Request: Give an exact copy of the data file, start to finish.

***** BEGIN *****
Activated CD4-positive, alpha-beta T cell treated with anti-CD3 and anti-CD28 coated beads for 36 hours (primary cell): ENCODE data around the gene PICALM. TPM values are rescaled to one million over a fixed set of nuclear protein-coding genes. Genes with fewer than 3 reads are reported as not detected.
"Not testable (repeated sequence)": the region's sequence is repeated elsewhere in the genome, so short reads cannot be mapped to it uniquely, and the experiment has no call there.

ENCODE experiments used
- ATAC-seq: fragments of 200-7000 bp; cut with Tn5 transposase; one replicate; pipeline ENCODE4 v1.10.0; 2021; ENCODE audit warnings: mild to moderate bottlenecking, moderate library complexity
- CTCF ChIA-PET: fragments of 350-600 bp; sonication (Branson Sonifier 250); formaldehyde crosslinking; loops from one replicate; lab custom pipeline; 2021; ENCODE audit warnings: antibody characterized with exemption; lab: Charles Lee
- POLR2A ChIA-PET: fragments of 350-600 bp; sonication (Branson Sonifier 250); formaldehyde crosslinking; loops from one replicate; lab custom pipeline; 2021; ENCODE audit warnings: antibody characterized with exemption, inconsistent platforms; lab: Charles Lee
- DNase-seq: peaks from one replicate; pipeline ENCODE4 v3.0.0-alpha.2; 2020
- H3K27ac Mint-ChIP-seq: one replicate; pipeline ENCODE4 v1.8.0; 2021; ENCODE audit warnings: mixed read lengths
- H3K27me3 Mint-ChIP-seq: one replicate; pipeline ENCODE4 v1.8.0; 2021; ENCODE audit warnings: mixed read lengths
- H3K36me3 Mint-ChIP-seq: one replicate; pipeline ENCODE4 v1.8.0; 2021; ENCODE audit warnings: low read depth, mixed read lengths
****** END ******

Activated CD4-positive, alpha-beta T cell treated with anti-CD3 and anti-CD28 coated beads for 36 hours (primary cell): ENCODE data around the gene PICALM. TPM values are rescaled to one million over a fixed set of nuclear protein-coding genes. Genes with fewer than 3 reads are reported as not detected.
"Not testable (repeated sequence)": the region's sequence is repeated elsewhere in the genome, so short reads cannot be mapped to it uniquely, and the experiment has no call there.

ENCODE experiments used
- ATAC-seq: fragments of 200-7000 bp; cut with Tn5 transposase; one replicate; pipeline ENCODE4 v1.10.0; 2021; ENCODE audit warnings: mild to moderate bottlenecking, moderate library complexity
- CTCF ChIA-PET: fragments of 350-600 bp; sonication (Branson Sonifier 250); formaldehyde crosslinking; loops from one replicate; lab custom pipeline; 2021; ENCODE audit warnings: antibody characterized with exemption; lab: Charles Lee
- POLR2A ChIA-PET: fragments of 350-600 bp; sonication (Branson Sonifier 250); formaldehyde crosslinking; loops from one replicate; lab custom pipeline; 2021; ENCODE audit warnings: antibody characterized with exemption, inconsistent platforms; lab: Charles Lee
- DNase-seq: peaks from one replicate; pipeline ENCODE4 v3.0.0-alpha.2; 2020
- H3K27ac Mint-ChIP-seq: one replicate; pipeline ENCODE4 v1.8.0; 2021; ENCODE audit warnings: mixed read lengths
- H3K27me3 Mint-ChIP-seq: one replicate; pipeline ENCODE4 v1.8.0; 2021; ENCODE audit warnings: mixed read lengths
- H3K36me3 Mint-ChIP-seq: one replicate; pipeline ENCODE4 v1.8.0; 2021; ENCODE audit warnings: low read depth, mixed read lengths